In an alternate universe, former Texas congressman Beto O’Rourke narrowly defeated Ted Cruz in a shocking upset for the U.S. Senate last year. He is currently in his first year as a senator, and the dozens of Democratic presidential candidates are all courting his endorsement and searching for a way to mirror his Senate campaign in their own runs. And if the Democratic nominee isn’t able to topple Donald Trump in 2020, O’Rourke is viewed by the punditry as a top-tier candidate in 2024.
In the universe we live in, O’Rourke himself is a presidential candidate, deciding to run after being best known for a high-profile loss and six lukewarm years in Congress. Unfortunately for him, he stumbled ass backwards out of the gate and has spent the proceeding four months trying to recover from it. He’s even had his own mini-“reset.”
O’Rourke is now polling in the low single-digits, having been usurped by South Bend, IN, Mayor Pete Buttigieg as the top center-left white guy in the field. And on Wednesday night, O’Rourke was completely overwhelmed in his first real appearance on the national stage, finding himself dressed down by multiple candidates.
From his opening salvo in the debate, in which he managed to say very little in two different languages, O’Rourke looked deeply unprepared for the task ahead of him, and it didn’t get better from there. He was pantsed by New York City Mayor Bill de Blasio, of all people, for his support for keeping private insurance around, a position which O’Rourke shared with many others on the stage but which still drew attention to his spectacular flip-flop on Medicare for All.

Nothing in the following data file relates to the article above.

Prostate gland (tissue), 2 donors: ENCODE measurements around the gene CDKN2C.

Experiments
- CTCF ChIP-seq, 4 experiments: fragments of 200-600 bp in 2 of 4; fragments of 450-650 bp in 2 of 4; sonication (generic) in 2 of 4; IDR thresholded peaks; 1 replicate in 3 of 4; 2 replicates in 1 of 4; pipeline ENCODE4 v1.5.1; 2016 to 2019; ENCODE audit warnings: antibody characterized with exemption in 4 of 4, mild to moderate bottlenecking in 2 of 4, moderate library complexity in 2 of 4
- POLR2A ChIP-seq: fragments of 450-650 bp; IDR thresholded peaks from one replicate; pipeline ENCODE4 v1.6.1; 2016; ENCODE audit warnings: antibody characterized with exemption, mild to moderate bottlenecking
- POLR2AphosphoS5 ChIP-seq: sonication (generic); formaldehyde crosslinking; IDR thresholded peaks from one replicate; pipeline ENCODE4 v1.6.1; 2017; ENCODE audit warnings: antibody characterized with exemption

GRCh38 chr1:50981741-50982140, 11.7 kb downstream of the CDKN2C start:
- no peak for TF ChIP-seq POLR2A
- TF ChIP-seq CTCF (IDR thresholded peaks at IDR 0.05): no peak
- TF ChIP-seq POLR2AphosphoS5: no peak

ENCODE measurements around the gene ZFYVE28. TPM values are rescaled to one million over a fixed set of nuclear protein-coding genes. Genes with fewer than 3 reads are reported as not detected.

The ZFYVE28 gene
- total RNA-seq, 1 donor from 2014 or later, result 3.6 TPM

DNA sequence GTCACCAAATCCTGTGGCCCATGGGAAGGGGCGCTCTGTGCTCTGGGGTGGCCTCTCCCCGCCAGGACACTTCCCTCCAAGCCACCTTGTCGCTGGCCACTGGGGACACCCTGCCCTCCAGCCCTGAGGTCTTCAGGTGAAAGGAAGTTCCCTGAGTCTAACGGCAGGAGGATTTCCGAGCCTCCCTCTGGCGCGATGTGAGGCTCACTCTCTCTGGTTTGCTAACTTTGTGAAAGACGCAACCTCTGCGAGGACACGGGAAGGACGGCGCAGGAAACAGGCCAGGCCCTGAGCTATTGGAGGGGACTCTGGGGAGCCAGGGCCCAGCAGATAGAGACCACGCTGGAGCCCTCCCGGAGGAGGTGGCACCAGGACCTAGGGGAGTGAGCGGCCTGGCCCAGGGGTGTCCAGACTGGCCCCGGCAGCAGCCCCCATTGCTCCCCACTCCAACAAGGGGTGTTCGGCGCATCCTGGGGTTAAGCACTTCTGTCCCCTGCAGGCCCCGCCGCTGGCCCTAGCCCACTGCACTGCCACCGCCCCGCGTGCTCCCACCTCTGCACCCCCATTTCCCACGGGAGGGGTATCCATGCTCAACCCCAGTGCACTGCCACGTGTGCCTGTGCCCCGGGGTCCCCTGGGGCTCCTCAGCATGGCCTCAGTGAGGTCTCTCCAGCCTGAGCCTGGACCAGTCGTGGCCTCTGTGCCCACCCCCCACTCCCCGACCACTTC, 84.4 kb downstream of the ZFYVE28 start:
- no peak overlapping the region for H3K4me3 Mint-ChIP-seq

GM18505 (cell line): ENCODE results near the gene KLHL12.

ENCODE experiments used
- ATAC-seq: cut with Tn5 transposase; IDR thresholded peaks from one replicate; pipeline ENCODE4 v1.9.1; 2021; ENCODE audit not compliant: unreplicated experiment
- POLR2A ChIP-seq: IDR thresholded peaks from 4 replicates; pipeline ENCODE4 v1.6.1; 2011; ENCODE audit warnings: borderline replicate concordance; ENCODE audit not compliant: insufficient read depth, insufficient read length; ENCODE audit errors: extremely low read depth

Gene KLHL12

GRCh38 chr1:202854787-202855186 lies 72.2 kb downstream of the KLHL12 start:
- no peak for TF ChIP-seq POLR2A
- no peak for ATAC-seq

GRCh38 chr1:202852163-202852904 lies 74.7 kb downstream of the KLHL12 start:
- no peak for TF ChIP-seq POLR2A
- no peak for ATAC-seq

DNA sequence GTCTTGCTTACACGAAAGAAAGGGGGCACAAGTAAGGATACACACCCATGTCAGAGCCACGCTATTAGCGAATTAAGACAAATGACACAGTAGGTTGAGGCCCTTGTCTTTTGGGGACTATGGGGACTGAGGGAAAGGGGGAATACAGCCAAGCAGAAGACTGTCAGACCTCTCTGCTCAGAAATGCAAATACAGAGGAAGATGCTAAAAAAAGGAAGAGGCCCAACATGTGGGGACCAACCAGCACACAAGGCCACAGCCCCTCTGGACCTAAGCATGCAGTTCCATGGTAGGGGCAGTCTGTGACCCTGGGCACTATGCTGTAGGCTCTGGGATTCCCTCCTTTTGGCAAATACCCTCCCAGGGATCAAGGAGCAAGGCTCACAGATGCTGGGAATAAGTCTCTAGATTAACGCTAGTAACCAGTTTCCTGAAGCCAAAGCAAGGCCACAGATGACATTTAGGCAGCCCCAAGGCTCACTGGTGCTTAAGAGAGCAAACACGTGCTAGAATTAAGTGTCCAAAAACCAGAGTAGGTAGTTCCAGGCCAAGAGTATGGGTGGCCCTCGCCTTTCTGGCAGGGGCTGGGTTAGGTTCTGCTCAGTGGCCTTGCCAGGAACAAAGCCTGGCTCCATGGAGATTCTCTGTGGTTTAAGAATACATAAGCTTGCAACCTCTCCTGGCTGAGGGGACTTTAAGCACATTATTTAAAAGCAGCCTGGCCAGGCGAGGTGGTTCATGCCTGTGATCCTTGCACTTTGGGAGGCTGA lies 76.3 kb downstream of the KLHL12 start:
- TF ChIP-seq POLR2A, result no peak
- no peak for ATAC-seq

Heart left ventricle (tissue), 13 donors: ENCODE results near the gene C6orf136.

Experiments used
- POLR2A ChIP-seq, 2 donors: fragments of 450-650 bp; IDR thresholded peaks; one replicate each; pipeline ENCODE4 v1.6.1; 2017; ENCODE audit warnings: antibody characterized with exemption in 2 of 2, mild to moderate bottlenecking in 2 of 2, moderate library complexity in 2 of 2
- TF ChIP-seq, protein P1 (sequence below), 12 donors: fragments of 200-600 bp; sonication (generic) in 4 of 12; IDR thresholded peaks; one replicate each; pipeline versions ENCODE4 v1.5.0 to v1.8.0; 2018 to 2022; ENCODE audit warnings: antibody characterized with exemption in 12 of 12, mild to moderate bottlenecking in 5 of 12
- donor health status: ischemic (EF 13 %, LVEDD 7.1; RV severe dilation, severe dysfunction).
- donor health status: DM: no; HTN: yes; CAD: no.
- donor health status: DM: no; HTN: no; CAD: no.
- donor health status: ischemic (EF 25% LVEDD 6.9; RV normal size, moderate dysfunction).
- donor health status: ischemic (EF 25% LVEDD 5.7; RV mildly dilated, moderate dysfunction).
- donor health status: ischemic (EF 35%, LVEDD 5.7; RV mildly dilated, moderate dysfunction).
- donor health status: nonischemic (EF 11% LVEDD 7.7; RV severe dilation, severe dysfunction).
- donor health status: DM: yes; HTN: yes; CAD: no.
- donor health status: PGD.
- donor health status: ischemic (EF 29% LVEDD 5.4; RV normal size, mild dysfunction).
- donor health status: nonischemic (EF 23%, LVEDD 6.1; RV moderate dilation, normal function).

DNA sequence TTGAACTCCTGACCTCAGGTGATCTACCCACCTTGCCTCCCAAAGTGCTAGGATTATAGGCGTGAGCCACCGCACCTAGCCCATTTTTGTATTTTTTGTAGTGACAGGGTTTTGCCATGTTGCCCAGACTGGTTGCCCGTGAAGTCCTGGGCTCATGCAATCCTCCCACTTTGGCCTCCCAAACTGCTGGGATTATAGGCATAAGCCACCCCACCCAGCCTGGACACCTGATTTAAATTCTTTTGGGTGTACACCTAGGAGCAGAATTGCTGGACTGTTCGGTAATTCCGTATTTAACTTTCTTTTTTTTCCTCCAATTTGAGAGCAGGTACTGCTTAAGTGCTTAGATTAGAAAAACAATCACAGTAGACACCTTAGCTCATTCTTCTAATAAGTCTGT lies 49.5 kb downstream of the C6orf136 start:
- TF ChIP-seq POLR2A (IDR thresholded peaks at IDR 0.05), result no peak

Things reached a climax during the immigration portion of the debate, in which O’Rourke touted his plan for reform and was subsequently called out by fellow Texan Julián Castro for a glaring omission from the platform—the repeal of a law that criminalizes unlawful entry into the United States rather than treat it as a civil offense, like a parking ticket, as Castro would. Castro specifically pointed out parts of the U.S. code which already do what O’Rourke is staking his plan on, and then dropped the hammer by telling him he didn’t do his “homework” before coming to the debate.
By the end of the debate, near which O’Rourke gave a rambling anecdote about a painting as a reason for why Donald Trump should be impeached, he was the obvious loser of the night, even in a field which included Tim Ryan. It remains to be seen if Castro or de Blasio receive a bump in the polls after showing up O’Rourke, but O’Rourke getting embarrassed (and embarrassing himself) on a national stage could very well be the beginning of the end of his political career.
Of course, O’Rourke himself didn’t think that:
I’ve argued in the past that O’Rourke should’ve just run for Senate a second time, but even if he dropped out of the presidential race and chose to do exactly that at this point, no one should be convinced he could come anywhere close to recapturing the magic of his last race.
Put simply, O’Rourke’s hubris got the best of him. The media helped do this, to be sure, with the obsessive coverage of his 2018 campaign and the aftermath in its search for the next Barack Obama. But Beto really thought he could make the Lincoln-esque leap from an unsuccessful Senate run to becoming president two years later. He really thought he could do this. He thought wrong.